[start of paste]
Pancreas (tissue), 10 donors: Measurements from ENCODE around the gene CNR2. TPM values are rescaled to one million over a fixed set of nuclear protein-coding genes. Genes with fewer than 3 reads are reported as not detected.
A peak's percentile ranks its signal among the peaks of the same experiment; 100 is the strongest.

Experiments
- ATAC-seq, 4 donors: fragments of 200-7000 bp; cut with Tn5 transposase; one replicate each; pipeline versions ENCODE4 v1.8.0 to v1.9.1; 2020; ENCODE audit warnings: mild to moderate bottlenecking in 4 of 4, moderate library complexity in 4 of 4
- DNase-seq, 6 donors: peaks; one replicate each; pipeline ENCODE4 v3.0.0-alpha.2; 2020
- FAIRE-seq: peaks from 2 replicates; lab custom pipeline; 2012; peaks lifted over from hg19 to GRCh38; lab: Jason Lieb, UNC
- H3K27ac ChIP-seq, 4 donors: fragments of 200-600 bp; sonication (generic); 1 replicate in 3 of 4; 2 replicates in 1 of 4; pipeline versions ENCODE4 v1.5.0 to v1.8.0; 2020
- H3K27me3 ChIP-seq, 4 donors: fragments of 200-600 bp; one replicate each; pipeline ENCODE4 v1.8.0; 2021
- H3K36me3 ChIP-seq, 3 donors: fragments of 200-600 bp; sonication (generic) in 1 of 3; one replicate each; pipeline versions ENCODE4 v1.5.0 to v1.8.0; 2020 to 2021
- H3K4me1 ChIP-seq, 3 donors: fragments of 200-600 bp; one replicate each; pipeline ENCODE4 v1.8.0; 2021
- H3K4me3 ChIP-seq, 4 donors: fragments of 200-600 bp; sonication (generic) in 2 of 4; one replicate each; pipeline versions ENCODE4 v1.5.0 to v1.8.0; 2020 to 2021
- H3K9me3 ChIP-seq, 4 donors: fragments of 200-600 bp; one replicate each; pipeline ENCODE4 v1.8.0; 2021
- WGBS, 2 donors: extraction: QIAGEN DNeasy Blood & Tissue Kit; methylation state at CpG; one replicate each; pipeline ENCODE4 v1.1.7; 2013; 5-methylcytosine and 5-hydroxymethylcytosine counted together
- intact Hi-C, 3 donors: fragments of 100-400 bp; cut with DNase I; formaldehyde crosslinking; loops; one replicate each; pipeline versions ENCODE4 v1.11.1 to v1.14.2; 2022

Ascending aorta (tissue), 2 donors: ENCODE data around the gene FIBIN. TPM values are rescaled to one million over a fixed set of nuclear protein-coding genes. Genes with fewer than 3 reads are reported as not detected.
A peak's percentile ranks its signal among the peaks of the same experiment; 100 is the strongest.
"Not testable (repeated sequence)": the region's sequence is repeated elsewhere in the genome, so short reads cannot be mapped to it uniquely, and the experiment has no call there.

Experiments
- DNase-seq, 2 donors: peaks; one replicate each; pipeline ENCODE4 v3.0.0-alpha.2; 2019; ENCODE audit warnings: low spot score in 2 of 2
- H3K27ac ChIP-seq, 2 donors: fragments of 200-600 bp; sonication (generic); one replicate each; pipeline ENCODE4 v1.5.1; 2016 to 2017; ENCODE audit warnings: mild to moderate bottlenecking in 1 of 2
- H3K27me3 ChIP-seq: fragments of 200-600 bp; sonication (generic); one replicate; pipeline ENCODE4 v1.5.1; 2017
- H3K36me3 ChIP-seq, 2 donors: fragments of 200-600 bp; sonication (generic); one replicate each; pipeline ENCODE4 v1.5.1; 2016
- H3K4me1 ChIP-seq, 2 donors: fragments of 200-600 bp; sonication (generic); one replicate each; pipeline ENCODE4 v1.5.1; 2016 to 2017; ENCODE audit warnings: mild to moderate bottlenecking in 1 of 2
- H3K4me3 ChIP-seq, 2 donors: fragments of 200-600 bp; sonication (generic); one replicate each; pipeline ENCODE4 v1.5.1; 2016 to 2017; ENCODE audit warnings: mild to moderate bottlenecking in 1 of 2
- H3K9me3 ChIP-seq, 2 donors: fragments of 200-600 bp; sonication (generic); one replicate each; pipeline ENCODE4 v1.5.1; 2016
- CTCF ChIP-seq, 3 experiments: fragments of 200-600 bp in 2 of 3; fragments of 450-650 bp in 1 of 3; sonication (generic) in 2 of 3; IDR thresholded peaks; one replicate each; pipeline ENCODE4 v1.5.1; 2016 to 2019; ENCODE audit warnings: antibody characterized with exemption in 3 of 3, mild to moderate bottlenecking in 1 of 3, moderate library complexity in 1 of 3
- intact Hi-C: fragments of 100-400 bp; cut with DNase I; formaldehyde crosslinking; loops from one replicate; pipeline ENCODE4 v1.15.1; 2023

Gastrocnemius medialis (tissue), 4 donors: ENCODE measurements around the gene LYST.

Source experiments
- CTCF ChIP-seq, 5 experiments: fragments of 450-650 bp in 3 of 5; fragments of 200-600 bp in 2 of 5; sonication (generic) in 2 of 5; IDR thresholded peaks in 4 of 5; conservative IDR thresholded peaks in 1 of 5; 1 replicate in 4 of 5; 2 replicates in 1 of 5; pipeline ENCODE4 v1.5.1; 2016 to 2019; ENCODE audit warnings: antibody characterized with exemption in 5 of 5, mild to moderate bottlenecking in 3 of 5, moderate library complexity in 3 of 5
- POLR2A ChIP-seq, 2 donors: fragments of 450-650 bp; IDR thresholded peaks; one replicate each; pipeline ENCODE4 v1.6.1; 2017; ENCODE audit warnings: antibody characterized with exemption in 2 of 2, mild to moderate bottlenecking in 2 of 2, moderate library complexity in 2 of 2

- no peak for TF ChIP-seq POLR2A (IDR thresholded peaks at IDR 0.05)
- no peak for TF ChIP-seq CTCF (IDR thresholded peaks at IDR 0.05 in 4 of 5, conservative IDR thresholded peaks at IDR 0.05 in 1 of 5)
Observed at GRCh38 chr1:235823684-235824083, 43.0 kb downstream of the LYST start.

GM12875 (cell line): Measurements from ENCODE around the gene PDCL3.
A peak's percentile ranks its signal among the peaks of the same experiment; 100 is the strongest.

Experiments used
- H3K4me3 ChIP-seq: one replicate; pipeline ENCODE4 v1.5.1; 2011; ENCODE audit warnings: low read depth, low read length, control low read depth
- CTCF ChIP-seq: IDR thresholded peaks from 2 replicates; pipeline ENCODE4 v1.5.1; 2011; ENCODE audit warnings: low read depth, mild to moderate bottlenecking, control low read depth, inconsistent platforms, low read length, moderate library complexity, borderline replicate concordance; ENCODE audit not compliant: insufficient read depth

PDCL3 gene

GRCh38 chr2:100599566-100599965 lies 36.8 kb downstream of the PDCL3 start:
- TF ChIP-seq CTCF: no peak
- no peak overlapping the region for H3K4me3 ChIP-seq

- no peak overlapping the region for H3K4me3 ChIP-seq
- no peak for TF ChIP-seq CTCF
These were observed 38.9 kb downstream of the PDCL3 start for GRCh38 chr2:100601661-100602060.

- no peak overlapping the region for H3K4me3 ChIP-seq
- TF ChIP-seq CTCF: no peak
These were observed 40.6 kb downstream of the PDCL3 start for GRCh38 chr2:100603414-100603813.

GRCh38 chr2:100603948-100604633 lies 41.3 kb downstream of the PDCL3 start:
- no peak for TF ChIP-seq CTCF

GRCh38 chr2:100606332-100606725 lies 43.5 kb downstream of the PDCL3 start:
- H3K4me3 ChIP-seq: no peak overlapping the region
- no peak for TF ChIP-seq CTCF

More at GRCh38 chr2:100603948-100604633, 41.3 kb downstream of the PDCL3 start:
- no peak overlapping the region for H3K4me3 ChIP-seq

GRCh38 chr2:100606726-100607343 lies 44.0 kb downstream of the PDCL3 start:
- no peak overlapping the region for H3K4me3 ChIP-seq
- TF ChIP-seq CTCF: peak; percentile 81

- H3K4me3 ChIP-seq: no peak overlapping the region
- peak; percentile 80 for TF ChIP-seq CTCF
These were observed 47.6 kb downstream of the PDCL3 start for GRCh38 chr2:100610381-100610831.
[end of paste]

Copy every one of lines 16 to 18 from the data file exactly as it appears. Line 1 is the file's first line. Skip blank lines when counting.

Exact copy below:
A peak's percentile ranks its signal among the peaks of the same experiment; 100 is the strongest.
"Not testable (repeated sequence)": the region's sequence is repeated elsewhere in the genome, so short reads cannot be mapped to it uniquely, and the experiment has no call there.

Experiments